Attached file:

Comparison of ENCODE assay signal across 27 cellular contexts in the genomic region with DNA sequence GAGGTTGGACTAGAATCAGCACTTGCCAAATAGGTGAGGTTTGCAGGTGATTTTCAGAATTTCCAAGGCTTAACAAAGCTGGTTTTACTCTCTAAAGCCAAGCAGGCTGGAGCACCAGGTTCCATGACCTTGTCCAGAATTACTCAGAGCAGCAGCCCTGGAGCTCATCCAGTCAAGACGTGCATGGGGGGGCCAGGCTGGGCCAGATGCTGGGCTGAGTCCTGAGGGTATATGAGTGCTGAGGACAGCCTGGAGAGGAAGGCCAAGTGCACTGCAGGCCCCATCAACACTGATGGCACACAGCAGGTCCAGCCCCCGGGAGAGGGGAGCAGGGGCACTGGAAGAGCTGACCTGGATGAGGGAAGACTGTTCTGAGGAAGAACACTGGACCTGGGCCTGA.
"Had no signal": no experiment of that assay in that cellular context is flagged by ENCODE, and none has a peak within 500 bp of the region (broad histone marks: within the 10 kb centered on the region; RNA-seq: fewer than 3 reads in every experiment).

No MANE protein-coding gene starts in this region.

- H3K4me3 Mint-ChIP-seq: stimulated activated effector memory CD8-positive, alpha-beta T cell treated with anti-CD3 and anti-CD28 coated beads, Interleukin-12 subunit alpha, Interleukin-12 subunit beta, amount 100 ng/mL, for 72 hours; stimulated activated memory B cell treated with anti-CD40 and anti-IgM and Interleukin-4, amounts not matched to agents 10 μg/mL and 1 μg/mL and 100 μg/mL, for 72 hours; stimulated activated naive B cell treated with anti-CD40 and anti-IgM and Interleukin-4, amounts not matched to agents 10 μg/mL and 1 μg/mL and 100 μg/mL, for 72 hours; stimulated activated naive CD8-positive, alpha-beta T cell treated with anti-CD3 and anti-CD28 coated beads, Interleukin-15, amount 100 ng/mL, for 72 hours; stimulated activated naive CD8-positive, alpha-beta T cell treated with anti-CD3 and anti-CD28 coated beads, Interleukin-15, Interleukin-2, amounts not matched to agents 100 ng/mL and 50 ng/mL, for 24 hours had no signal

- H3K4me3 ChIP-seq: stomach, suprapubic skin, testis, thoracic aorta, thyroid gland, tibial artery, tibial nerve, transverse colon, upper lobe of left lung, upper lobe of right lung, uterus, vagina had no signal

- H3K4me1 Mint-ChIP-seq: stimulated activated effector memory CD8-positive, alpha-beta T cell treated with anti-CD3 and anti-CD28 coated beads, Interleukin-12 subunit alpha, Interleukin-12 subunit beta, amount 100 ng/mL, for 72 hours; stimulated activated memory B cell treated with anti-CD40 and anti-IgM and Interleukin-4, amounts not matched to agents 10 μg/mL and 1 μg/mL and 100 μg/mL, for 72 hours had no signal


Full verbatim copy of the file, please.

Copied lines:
Comparison of ENCODE assay signal across 27 cellular contexts in the genomic region with DNA sequence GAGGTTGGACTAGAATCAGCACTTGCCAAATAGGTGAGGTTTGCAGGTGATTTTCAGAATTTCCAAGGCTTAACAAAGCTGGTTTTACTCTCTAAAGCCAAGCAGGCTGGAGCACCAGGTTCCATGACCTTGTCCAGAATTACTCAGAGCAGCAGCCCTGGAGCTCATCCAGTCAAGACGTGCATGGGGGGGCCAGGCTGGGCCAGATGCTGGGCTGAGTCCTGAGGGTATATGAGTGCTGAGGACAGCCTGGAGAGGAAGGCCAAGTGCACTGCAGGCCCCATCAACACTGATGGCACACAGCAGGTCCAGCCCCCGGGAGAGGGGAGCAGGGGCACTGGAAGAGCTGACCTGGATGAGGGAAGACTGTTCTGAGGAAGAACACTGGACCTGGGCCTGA.
"Had no signal": no experiment of that assay in that cellular context is flagged by ENCODE, and none has a peak within 500 bp of the region (broad histone marks: within the 10 kb centered on the region; RNA-seq: fewer than 3 reads in every experiment).

No MANE protein-coding gene starts in this region.

- H3K4me3 Mint-ChIP-seq: stimulated activated effector memory CD8-positive, alpha-beta T cell treated with anti-CD3 and anti-CD28 coated beads, Interleukin-12 subunit alpha, Interleukin-12 subunit beta, amount 100 ng/mL, for 72 hours; stimulated activated memory B cell treated with anti-CD40 and anti-IgM and Interleukin-4, amounts not matched to agents 10 μg/mL and 1 μg/mL and 100 μg/mL, for 72 hours; stimulated activated naive B cell treated with anti-CD40 and anti-IgM and Interleukin-4, amounts not matched to agents 10 μg/mL and 1 μg/mL and 100 μg/mL, for 72 hours; stimulated activated naive CD8-positive, alpha-beta T cell treated with anti-CD3 and anti-CD28 coated beads, Interleukin-15, amount 100 ng/mL, for 72 hours; stimulated activated naive CD8-positive, alpha-beta T cell treated with anti-CD3 and anti-CD28 coated beads, Interleukin-15, Interleukin-2, amounts not matched to agents 100 ng/mL and 50 ng/mL, for 24 hours had no signal

- H3K4me3 ChIP-seq: stomach, suprapubic skin, testis, thoracic aorta, thyroid gland, tibial artery, tibial nerve, transverse colon, upper lobe of left lung, upper lobe of right lung, uterus, vagina had no signal

- H3K4me1 Mint-ChIP-seq: stimulated activated effector memory CD8-positive, alpha-beta T cell treated with anti-CD3 and anti-CD28 coated beads, Interleukin-12 subunit alpha, Interleukin-12 subunit beta, amount 100 ng/mL, for 72 hours; stimulated activated memory B cell treated with anti-CD40 and anti-IgM and Interleukin-4, amounts not matched to agents 10 μg/mL and 1 μg/mL and 100 μg/mL, for 72 hours had no signal